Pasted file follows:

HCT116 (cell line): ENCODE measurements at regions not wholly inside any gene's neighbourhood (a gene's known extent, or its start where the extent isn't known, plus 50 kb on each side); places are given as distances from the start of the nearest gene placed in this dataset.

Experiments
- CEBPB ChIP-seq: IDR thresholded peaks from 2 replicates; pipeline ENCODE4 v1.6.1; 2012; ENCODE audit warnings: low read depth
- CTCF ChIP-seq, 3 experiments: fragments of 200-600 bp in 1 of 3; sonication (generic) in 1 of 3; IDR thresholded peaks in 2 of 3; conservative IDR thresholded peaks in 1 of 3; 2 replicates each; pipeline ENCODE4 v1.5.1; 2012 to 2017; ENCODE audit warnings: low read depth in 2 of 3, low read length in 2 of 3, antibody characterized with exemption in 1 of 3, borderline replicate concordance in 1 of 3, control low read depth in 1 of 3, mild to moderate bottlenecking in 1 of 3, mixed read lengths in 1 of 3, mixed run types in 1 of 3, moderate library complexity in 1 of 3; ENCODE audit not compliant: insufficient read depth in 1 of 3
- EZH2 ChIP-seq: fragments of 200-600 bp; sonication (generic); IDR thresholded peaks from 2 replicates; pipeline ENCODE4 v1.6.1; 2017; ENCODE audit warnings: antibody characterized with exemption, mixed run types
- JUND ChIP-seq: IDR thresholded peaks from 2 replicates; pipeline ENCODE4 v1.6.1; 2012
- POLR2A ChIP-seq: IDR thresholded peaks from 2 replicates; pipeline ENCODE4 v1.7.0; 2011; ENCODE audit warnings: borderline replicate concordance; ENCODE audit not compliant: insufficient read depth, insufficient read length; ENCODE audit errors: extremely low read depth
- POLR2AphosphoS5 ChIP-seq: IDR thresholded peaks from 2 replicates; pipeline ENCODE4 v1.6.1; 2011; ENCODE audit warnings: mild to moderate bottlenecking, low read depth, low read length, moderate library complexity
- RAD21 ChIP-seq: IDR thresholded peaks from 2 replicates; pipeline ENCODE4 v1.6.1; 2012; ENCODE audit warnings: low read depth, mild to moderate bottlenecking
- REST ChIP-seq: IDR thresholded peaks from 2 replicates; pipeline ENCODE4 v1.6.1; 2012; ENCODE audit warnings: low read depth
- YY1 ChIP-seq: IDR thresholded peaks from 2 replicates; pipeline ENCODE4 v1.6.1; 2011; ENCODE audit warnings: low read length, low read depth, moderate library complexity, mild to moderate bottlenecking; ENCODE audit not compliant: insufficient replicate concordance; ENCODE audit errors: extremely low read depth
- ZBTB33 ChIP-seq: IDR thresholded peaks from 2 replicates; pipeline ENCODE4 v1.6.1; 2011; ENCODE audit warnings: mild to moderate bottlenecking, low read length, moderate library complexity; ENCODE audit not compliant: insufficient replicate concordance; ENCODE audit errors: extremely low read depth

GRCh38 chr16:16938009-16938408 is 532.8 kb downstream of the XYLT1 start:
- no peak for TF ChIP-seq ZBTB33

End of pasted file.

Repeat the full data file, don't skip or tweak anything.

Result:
HCT116 (cell line): ENCODE measurements at regions not wholly inside any gene's neighbourhood (a gene's known extent, or its start where the extent isn't known, plus 50 kb on each side); places are given as distances from the start of the nearest gene placed in this dataset.

Experiments
- CEBPB ChIP-seq: IDR thresholded peaks from 2 replicates; pipeline ENCODE4 v1.6.1; 2012; ENCODE audit warnings: low read depth
- CTCF ChIP-seq, 3 experiments: fragments of 200-600 bp in 1 of 3; sonication (generic) in 1 of 3; IDR thresholded peaks in 2 of 3; conservative IDR thresholded peaks in 1 of 3; 2 replicates each; pipeline ENCODE4 v1.5.1; 2012 to 2017; ENCODE audit warnings: low read depth in 2 of 3, low read length in 2 of 3, antibody characterized with exemption in 1 of 3, borderline replicate concordance in 1 of 3, control low read depth in 1 of 3, mild to moderate bottlenecking in 1 of 3, mixed read lengths in 1 of 3, mixed run types in 1 of 3, moderate library complexity in 1 of 3; ENCODE audit not compliant: insufficient read depth in 1 of 3
- EZH2 ChIP-seq: fragments of 200-600 bp; sonication (generic); IDR thresholded peaks from 2 replicates; pipeline ENCODE4 v1.6.1; 2017; ENCODE audit warnings: antibody characterized with exemption, mixed run types
- JUND ChIP-seq: IDR thresholded peaks from 2 replicates; pipeline ENCODE4 v1.6.1; 2012
- POLR2A ChIP-seq: IDR thresholded peaks from 2 replicates; pipeline ENCODE4 v1.7.0; 2011; ENCODE audit warnings: borderline replicate concordance; ENCODE audit not compliant: insufficient read depth, insufficient read length; ENCODE audit errors: extremely low read depth
- POLR2AphosphoS5 ChIP-seq: IDR thresholded peaks from 2 replicates; pipeline ENCODE4 v1.6.1; 2011; ENCODE audit warnings: mild to moderate bottlenecking, low read depth, low read length, moderate library complexity
- RAD21 ChIP-seq: IDR thresholded peaks from 2 replicates; pipeline ENCODE4 v1.6.1; 2012; ENCODE audit warnings: low read depth, mild to moderate bottlenecking
- REST ChIP-seq: IDR thresholded peaks from 2 replicates; pipeline ENCODE4 v1.6.1; 2012; ENCODE audit warnings: low read depth
- YY1 ChIP-seq: IDR thresholded peaks from 2 replicates; pipeline ENCODE4 v1.6.1; 2011; ENCODE audit warnings: low read length, low read depth, moderate library complexity, mild to moderate bottlenecking; ENCODE audit not compliant: insufficient replicate concordance; ENCODE audit errors: extremely low read depth
- ZBTB33 ChIP-seq: IDR thresholded peaks from 2 replicates; pipeline ENCODE4 v1.6.1; 2011; ENCODE audit warnings: mild to moderate bottlenecking, low read length, moderate library complexity; ENCODE audit not compliant: insufficient replicate concordance; ENCODE audit errors: extremely low read depth

GRCh38 chr16:16938009-16938408 is 532.8 kb downstream of the XYLT1 start:
- no peak for TF ChIP-seq ZBTB33